Archive for June 2009
For once, the Naxalites have been garnering the media attention which they deserve. Both the Indian and the international media (in particular the BBC) have had extensive coverage of the Maoist takeover of Lalgarh in West Bengal. This is largely a consequence of the significance of this weeks brazen show of strength by the rebels. Within a matter of days, the Naxalites were able to completely seize control of a large district in one of India’s most populous and important states.
Not that it wasn’t predicted. As I wrote back in April, the Maoists have successfully been exploiting the seething resentments against West Bengal’s communist government and have steadily been increasing their influence in the state.
While it seems that the state security forces, primarily composed of the CRPF, have re-taken much of the self-declared ‘Liberated Zone’ , the story is far from over. The Naxalites have demonstrated their power and their ability to out-think and out-fight the state. In spite of all of the warnings that the Maoists were moving to support adivasi unrest in the state, the government did little. And once the governmen was forced to act, the Maoists proved that they could more than hold their own in direct confrontations with the paramilitary police. By all accounts, the CRPF has sustained more casualties than have the Naxalites.
And finally, perhaps most importantly, they have also demonstrated their tactical sophistication. The declaration of a liberated zone was a brazen act of defiance. But it was not reckless. The government has not encircled the insurgents. They will simply be able to melt back into the jungles of West Bengal and Orissa having made their point.
Banning the CPI (Maoist) simply revelealed the divisions within the various levels of the Indian state. While it’s still early days, the Maoists have just scored a major coup against the government. They are forcing the state to react to them. They are setting the rules.
Another big attack. 11 CRPF members were killed by a large IED.
This seems significant. The Indian army has unveiled plans to establish a local command structure in Chhattisgarh tasked with gathering intelligence on the Maoists and training the state police. The army claims that this does not constitute the beginning of active involvement by its forces in counter-insurgency operations:
This is the army’s first move to create a structured body to deal specifically with Naxalite activity. But army headquarters and the defence ministry do not equate this with a deployment of armed forces against the Maoist insurgency.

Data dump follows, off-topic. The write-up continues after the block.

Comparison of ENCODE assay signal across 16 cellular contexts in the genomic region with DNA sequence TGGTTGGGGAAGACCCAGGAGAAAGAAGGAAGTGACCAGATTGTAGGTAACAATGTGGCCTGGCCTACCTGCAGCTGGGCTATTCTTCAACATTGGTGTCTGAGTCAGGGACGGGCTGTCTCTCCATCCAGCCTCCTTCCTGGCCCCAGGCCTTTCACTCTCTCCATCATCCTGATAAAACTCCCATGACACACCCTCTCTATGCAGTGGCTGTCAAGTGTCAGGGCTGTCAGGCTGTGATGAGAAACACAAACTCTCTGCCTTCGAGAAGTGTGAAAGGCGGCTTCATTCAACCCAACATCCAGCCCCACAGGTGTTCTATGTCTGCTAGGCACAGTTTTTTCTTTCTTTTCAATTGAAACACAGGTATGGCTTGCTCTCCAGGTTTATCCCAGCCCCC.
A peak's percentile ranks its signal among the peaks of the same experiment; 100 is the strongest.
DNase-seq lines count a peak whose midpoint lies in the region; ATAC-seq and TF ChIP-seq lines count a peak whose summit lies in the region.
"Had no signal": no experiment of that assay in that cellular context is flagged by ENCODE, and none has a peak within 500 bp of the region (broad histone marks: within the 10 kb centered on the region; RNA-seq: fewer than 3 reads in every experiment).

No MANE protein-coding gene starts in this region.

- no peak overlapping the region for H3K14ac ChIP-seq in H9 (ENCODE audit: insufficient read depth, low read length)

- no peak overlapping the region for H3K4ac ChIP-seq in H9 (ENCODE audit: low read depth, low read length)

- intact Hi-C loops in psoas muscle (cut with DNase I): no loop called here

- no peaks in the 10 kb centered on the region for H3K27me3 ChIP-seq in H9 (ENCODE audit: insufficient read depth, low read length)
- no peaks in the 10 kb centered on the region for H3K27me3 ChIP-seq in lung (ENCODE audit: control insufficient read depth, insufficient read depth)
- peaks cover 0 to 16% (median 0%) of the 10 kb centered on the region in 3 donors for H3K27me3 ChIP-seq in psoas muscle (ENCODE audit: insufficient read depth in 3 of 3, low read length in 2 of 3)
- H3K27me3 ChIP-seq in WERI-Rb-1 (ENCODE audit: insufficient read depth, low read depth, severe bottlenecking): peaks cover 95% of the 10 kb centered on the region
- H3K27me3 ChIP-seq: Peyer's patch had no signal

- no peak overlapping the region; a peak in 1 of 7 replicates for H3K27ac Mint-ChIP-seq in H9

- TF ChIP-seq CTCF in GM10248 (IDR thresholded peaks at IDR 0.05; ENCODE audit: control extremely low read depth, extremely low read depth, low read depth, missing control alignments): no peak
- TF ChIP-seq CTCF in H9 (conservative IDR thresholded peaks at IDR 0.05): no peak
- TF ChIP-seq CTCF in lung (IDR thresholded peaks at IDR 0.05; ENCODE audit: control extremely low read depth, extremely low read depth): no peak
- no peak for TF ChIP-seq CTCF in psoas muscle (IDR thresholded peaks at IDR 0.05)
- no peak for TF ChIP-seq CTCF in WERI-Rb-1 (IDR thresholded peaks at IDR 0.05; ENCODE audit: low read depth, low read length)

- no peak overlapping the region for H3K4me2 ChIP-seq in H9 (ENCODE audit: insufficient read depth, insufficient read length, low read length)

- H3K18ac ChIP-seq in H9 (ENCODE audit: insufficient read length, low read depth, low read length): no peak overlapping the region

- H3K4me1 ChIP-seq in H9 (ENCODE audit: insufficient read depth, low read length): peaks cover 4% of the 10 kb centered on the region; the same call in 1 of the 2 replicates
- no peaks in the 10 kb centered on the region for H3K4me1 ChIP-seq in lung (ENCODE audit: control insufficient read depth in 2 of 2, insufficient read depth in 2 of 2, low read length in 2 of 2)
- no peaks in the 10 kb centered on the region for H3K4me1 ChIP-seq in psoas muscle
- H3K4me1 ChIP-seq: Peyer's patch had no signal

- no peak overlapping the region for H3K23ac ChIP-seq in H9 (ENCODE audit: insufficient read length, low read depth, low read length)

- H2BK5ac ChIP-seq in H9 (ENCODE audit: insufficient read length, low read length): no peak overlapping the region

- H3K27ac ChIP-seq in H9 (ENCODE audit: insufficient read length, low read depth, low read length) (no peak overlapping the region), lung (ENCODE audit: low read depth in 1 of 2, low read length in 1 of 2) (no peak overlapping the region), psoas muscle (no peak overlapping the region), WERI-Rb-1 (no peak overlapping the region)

This is not the army’s first foray into the Maoist insurgency (they have responsibility for running Chhattisgarh’s counter-terrorism and jungle warfare centre), it is, however, the most direct. The army will now be permanently stationed in the war zone with an explicit anti-Naxalite mandate. It may be the beginning of increased army involvement in the fight or, more likely, be indicative of a smarter, more unified and flexible counter-insurgency approach being formed in Delhi.
In either case, I’m not at all sure that a militarisation of the conflict would be all bad. State police forces and many of the national para-police agencies have proven to be unprepared, ill-equipped and, at times, ill-disciplined. The Indian army is a widely respected and well-trained force. And, simply because the army is not fighting the insurgency, doesn’t mean that the conflict isn’t a virtual civil war.
I’d be curious what my reader’s views might be.
Heated rhetoric is nothing new in Nepalese politics. The deep divisions in the country and the extreme political polarisation has generated an all-or-nothing attitude amongst many participants. Nepal is still peering over a precipice. There has been some violence between cadre and activists of both the UCPN (Maoist) and the UML, resulting in a few deaths. Senior Maoists leaders are continuing to direct verbal salvos against both the new government and the so-called Indian expansionists.
The Maoist boycott of parliament continues and the always seething Terai has experienced a number of enforced Maoist bandhs.
There is, however hope that the rhetoric and the violence are tactically calculated bargaining strategies unleashed by the Maoists as a means to strengthen their hand in negotiations with the government. The fact that they are engaged in talks with the governing UML indicated that, perhaps, war is not inevitable. Hopefully recent events are only the latest example of Nepal’s no-holds barred politicking.
(Image: Reuters Shruti Shrestha)